2646: Effect of Hyperthermia on Skeletal Muscle Energy Efficiency

Grant Status: Closed

Grant Amount: $14,831
Michael S. Davis, DVM, PhD; Oklahoma State University
March 1, 2019 - February 29, 2020

Sponsor(s): Labrador Retriever Club, Inc.

Breed(s): -All Dogs
Research Program Area: Musculoskeletal Conditions and Disease
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Working dogs are at risk for heat exhaustion and heat stroke due to the large amount of body heat they produce and the difficulties inherent in a dog’s ability to dissipate heat.  Preliminary data suggest that dogs that lack adequate fitness are at particular risk for hyperthermia due to inefficiency in their ability to burn cellular fuel to power their muscles.  The investigators aim to confirm this observation and identify the mechanisms by which fitness improves energy efficiency in a dog’s muscles, improving their well-being by allowing them to work harder in hot environments without overheating.  Confirming the importance of physical conditioning of working dogs to avoid heat injury, will provide dog handlers, trainers, and veterinarians with an important tool to emphasize fitness training of working dogs.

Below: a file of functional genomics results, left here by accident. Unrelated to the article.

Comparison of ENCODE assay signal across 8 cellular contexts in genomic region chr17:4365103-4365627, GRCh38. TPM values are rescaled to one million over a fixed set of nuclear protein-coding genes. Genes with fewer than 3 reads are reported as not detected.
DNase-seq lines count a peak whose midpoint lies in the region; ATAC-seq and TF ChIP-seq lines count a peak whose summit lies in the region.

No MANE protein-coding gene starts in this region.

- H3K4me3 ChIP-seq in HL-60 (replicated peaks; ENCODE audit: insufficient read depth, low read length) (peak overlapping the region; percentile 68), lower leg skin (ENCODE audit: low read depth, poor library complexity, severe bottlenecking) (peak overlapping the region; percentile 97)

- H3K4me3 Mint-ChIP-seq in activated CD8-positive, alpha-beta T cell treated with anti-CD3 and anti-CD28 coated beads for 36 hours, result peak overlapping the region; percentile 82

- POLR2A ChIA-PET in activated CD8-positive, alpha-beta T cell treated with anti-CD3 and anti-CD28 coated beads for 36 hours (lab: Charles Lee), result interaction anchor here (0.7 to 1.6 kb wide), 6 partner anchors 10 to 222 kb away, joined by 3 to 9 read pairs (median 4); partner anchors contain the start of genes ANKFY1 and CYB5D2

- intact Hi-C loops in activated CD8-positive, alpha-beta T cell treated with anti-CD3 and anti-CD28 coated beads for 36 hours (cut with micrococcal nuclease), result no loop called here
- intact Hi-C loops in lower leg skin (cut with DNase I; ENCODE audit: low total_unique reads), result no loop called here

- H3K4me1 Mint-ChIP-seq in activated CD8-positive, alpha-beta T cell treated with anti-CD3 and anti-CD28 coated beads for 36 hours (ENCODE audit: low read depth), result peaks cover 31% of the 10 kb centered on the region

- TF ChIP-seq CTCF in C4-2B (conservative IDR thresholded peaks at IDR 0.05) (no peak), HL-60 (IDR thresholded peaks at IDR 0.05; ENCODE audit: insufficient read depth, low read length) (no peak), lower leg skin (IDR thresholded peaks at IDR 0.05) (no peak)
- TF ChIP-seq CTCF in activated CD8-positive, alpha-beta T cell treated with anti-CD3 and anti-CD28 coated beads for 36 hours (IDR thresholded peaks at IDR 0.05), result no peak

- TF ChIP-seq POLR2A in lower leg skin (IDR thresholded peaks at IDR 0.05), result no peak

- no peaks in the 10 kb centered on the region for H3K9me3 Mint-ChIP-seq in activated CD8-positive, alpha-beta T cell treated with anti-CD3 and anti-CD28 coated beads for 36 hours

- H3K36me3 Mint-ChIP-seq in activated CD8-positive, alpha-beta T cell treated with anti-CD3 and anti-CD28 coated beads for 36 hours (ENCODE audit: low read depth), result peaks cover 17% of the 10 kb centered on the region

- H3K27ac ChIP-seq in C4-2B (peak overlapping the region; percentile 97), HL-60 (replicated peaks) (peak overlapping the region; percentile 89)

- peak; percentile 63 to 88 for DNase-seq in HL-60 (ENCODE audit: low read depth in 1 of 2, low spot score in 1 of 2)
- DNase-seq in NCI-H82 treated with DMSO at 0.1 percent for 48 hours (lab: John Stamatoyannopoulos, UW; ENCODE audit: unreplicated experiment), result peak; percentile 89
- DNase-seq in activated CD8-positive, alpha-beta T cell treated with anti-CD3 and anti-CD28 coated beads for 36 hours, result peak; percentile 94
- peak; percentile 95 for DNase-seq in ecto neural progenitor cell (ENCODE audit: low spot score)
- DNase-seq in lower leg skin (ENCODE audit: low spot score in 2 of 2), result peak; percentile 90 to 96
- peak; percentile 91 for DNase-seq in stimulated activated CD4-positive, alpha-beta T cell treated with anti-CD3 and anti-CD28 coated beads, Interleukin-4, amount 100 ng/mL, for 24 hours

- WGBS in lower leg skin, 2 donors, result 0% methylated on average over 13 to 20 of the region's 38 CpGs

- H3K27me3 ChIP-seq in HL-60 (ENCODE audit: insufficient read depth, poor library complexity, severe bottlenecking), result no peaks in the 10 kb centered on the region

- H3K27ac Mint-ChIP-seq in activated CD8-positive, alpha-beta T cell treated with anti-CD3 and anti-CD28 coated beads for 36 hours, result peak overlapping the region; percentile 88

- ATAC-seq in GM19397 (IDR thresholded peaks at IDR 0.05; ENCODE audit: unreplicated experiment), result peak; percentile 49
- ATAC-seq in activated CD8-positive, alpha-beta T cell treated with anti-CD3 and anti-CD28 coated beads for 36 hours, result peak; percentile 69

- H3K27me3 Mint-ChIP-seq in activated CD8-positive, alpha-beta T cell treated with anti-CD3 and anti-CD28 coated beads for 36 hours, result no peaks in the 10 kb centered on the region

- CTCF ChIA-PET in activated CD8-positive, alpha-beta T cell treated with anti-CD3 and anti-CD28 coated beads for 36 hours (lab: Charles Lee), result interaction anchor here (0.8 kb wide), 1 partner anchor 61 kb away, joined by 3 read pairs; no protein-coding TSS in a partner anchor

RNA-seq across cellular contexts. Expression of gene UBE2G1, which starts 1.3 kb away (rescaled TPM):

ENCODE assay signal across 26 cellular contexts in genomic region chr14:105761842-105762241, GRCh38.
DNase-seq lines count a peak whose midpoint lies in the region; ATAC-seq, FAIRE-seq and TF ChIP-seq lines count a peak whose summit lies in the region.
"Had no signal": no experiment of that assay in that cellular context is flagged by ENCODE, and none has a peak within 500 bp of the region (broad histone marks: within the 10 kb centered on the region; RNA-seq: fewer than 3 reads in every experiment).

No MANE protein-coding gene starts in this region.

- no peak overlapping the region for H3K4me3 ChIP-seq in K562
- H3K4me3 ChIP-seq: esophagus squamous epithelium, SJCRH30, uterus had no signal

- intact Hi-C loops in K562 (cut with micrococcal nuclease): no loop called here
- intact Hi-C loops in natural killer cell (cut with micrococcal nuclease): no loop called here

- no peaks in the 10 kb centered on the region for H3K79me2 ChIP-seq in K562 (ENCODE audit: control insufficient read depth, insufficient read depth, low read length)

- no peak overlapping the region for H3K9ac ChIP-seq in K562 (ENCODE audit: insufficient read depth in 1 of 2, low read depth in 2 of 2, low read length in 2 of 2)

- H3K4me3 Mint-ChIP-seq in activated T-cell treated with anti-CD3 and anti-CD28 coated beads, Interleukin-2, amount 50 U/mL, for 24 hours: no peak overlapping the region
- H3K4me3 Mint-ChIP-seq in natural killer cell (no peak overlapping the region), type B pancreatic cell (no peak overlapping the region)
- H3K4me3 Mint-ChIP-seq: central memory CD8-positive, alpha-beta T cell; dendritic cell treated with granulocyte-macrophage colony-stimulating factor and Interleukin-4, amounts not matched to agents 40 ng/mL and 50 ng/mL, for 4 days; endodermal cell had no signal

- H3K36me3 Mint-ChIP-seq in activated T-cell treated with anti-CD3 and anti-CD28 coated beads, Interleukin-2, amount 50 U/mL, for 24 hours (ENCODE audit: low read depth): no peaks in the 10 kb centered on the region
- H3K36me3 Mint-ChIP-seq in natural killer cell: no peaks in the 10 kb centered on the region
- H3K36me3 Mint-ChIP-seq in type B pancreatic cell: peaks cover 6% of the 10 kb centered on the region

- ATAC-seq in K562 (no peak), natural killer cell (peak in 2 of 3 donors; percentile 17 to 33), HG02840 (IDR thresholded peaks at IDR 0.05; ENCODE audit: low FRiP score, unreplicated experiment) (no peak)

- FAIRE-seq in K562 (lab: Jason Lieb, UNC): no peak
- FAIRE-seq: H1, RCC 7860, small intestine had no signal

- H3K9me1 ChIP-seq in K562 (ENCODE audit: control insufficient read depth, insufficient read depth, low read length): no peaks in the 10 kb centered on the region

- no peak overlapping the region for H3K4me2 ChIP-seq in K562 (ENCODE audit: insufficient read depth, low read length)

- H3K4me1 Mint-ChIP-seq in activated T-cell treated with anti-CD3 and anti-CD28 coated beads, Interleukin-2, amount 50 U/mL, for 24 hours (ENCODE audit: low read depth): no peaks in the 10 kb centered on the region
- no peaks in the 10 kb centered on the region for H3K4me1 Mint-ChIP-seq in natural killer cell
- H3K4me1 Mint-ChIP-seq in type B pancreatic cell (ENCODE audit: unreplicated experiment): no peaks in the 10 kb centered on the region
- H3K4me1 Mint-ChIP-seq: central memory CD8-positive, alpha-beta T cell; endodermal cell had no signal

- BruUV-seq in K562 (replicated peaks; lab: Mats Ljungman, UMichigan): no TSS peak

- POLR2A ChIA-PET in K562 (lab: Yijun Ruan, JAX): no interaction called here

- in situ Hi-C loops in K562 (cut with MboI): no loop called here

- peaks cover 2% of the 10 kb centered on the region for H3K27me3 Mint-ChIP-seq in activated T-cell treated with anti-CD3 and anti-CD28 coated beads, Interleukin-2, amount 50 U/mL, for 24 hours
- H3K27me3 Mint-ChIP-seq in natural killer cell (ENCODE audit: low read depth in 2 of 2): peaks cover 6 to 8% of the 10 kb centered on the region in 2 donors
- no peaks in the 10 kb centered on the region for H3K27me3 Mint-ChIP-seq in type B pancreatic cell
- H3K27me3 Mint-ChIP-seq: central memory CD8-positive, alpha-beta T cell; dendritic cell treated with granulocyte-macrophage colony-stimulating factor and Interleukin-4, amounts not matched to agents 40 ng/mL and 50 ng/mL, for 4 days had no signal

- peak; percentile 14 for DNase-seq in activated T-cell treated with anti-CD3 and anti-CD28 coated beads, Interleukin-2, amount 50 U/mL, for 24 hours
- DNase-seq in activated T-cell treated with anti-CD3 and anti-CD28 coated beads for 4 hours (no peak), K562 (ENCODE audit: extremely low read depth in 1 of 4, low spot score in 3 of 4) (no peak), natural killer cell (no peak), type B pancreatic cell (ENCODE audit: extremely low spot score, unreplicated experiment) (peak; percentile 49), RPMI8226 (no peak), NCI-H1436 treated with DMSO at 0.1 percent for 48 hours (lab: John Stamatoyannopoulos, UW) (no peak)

Davis, M. S., & Barrett, M. R. (2021). Effect of conditioning and physiology hyperthermia on canine skeletal muscle mitochondrial oxygen consumption. Journal of Applied Physiology. https://doi.org/10.1152/japplphysiol.00969.2020

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